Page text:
Taiga Shield Ecozone
The Taiga Shield Ecozone is located on both sides of Hudson Bay, with the eastern
portion running into Labrador. It consists of the
taiga forest and the Canadian shield.
These are some of the major characteristics of the ecozone:
The climate is subarctic, with relatively short summers that have long
daylight hours and cool temperatures, and winters that are lengthy and extremely
cold. In Labrador, mean annual temperatures range between approximately -1°C to
-5°C, but is 0°C in some areas. The Labrador current brings cold water southwards,
and diminishes the moderating effect of the Atlantic Ocean. Mean summer
temperatures range between 6oC and 11oC, and mean winter temperatures range
between -11°C and -24.5°C. Precipitation ranges from 500 to 800 mm, and may
exceed 1000 mm a year in areas along the coast.
The vegetation is characterized by wetlands, shrublands, meadows, and open
forests. The forest stands have associated lichens, and grades into areas of open
arctic tundra. The limits of tree growth are reached along the northern edge of
this ecozone. In the central portion of the zone, there are stunted black spruce
and jack pine, along with tamarack, alder, and willow, which are found in fens and
bogs. Tree species which include white spruce, balsam fir, trembling aspen, balsam
poplar, and white birch are found along rivers and streams and on upland sites.
The landforms have been largely shaped by glaciation during the last ice
age. The terrain is broadly rolling, consisting of many uplands areas and long,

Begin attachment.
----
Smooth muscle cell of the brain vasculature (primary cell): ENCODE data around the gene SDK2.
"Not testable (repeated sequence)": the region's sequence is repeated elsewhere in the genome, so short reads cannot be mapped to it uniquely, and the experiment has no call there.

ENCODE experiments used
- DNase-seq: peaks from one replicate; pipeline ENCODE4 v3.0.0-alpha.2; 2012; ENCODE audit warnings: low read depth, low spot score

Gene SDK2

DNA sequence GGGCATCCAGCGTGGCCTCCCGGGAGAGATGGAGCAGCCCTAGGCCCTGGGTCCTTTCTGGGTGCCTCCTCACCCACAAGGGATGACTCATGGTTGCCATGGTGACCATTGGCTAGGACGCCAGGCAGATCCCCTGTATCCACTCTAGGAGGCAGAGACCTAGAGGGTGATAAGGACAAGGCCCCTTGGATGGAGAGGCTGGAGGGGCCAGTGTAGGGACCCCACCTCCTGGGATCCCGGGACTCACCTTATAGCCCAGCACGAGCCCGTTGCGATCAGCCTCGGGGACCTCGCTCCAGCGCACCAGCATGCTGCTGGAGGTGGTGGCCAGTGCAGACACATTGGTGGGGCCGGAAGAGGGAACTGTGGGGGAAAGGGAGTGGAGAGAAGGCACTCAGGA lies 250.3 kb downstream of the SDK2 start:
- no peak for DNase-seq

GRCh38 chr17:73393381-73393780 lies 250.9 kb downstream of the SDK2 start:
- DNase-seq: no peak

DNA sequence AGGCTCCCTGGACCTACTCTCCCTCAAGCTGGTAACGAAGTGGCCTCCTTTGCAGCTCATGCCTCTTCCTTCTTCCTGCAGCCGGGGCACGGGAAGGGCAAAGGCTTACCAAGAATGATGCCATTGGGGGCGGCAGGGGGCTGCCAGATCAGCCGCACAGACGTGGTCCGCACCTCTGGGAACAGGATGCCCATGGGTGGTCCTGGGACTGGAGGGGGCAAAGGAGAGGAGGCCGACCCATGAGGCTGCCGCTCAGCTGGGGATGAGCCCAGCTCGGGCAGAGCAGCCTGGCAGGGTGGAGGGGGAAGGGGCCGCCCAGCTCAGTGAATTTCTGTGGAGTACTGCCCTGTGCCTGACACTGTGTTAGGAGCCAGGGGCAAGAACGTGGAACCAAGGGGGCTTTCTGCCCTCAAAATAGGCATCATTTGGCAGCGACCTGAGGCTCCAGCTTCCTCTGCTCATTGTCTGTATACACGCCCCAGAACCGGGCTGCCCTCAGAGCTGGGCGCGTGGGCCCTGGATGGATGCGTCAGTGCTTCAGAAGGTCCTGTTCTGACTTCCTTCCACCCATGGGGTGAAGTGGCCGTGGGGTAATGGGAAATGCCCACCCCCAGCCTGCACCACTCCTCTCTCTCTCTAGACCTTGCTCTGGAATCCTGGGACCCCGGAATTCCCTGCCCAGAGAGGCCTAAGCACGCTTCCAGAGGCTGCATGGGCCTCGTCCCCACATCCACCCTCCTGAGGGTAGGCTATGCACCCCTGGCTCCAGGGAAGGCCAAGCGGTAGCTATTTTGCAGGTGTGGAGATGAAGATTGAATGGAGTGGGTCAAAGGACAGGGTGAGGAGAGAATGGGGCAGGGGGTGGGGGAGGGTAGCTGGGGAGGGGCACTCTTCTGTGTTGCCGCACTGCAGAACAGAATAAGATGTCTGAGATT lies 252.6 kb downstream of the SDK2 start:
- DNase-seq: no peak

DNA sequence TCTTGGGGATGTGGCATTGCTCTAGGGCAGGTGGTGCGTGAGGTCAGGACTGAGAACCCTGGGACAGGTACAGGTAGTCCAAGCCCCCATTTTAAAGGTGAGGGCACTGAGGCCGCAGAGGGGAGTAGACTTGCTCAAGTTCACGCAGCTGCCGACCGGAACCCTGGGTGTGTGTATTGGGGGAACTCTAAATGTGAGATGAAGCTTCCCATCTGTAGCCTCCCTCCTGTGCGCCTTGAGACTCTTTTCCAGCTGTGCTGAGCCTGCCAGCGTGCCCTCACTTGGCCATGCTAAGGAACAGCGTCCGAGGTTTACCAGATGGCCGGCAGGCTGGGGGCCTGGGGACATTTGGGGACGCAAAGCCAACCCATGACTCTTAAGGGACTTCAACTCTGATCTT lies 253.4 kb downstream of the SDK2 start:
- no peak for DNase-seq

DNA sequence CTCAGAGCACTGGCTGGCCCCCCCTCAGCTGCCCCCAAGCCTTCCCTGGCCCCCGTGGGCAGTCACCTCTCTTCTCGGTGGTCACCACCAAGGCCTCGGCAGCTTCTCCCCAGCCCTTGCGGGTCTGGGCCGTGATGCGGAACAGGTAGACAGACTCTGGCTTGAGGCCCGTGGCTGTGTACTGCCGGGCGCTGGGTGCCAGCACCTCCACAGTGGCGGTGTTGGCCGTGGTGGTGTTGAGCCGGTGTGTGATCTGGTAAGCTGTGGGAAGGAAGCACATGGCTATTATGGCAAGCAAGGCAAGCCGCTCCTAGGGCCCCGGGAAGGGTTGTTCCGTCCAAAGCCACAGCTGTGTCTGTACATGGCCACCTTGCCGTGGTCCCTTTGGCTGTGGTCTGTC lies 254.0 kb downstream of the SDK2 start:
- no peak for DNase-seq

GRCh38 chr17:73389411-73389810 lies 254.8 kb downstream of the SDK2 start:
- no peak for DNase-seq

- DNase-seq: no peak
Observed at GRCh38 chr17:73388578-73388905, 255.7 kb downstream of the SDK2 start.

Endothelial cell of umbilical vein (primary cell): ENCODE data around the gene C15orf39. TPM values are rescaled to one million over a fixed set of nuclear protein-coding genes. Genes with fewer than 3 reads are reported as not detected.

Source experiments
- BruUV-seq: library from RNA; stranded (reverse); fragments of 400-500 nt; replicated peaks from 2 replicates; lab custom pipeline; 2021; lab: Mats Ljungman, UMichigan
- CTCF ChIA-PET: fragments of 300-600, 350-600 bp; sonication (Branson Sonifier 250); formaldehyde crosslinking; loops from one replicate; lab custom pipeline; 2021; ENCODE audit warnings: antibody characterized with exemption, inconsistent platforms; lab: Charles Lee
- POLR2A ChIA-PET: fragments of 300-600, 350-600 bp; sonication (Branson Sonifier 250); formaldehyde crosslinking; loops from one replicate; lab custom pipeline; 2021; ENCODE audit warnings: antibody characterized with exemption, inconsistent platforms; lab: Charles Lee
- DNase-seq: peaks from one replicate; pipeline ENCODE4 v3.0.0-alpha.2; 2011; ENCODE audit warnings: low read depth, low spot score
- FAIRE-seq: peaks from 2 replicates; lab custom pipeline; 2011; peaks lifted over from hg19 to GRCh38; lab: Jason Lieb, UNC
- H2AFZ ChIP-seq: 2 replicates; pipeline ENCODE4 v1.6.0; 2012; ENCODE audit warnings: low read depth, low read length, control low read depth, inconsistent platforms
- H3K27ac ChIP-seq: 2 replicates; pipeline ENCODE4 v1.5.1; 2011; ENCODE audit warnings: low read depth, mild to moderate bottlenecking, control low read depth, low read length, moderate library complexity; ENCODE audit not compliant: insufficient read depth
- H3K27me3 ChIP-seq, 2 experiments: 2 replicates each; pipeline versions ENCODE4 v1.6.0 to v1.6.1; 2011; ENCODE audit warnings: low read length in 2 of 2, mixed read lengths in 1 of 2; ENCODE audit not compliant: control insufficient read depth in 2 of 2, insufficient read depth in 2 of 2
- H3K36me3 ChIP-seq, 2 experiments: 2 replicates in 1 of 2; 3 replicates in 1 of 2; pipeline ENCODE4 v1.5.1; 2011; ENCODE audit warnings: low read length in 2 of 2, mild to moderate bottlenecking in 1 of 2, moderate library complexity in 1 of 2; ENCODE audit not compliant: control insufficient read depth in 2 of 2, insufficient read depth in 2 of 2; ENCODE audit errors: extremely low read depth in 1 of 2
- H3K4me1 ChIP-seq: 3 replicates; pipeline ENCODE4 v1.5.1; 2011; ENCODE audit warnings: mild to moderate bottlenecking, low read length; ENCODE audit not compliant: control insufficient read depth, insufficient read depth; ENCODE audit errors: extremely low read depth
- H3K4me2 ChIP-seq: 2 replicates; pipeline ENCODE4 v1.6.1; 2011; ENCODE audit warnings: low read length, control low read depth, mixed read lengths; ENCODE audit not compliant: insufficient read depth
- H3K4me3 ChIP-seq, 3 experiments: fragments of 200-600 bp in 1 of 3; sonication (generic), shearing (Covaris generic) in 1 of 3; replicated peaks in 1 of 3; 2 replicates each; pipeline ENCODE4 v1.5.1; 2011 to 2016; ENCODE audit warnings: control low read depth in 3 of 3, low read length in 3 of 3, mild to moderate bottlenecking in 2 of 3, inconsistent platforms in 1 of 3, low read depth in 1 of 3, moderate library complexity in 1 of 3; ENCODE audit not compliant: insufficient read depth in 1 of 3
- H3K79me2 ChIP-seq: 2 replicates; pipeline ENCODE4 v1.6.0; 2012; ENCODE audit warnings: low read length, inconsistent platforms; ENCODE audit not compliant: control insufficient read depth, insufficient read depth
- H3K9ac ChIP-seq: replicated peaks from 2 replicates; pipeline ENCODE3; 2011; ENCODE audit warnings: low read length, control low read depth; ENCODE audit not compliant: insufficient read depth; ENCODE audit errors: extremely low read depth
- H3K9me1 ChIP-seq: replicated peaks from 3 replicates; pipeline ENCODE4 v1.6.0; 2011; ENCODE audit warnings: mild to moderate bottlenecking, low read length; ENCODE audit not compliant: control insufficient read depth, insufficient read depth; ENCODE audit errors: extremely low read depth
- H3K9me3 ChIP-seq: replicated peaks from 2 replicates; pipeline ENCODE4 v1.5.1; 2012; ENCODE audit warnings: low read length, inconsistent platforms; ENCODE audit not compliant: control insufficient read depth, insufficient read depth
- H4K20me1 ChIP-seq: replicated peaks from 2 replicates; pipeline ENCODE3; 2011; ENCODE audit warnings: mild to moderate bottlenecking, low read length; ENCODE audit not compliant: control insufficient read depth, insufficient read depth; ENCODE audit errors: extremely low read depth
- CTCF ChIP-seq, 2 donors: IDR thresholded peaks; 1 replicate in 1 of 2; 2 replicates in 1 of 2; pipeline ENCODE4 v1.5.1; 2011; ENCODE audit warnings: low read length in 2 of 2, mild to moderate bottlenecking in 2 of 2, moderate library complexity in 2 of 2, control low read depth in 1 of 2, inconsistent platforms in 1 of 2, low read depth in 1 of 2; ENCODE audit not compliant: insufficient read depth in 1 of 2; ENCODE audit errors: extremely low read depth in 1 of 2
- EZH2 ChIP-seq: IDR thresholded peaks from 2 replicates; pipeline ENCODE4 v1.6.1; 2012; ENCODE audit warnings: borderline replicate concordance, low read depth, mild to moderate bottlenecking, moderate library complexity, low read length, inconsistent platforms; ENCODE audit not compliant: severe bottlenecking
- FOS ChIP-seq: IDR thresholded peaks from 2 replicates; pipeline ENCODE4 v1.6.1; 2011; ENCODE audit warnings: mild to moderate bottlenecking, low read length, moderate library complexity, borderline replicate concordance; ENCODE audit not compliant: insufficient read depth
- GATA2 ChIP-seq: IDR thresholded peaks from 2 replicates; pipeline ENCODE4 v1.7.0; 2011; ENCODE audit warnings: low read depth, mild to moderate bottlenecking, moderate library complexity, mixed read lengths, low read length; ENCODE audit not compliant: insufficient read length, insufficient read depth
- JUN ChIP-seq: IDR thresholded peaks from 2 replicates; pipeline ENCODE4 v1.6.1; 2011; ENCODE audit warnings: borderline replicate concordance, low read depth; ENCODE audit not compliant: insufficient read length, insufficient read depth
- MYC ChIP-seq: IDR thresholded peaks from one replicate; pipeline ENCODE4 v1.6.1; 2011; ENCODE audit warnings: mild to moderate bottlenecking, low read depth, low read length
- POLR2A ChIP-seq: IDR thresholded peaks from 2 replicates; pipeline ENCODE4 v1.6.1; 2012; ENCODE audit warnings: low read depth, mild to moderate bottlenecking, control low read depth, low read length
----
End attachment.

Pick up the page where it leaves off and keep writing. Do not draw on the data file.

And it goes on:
eskers. There are numerous bedrock outcrops,
along with discontinuous hummocky and ridged
morainal deposits. Some
lacustrine and marine deposits are
also present. The landscape is composed of thousands of lakes and wetlands that
exist in depressions formed by glaciers. The lower areas consist mainly of
peatlands, and are frequently waterlogged or wet for extended periods. Permafrost
is discontinuous but exists over a large area.
The wildlife in this ecozone includes lynx, beaver, black and grizzly
bear, arctic fox, moose, wolf, snowshoe hare, woodland caribou, and barren-ground
caribou. The barren-ground caribou migrate south in winter to the taiga forest.
Thousands of migrating birds such as ducks, geese, loons and swans come to nest
or rest and feed on their way to breeding grounds in the Arctic. Seals are found
along the coast.
The major centres in Labrador are Labrador City and Churchill Falls, which
are founded on the region's rich mining and hydroelectric resources. Forestry,
tourism, and recreation are also important activities. Many residents still rely
on subsistence hunting, fishing, and trapping as a means of living. Within Labrador,
this ecozone can be further divided into ten ecoregions.
©2002, Trevor Bell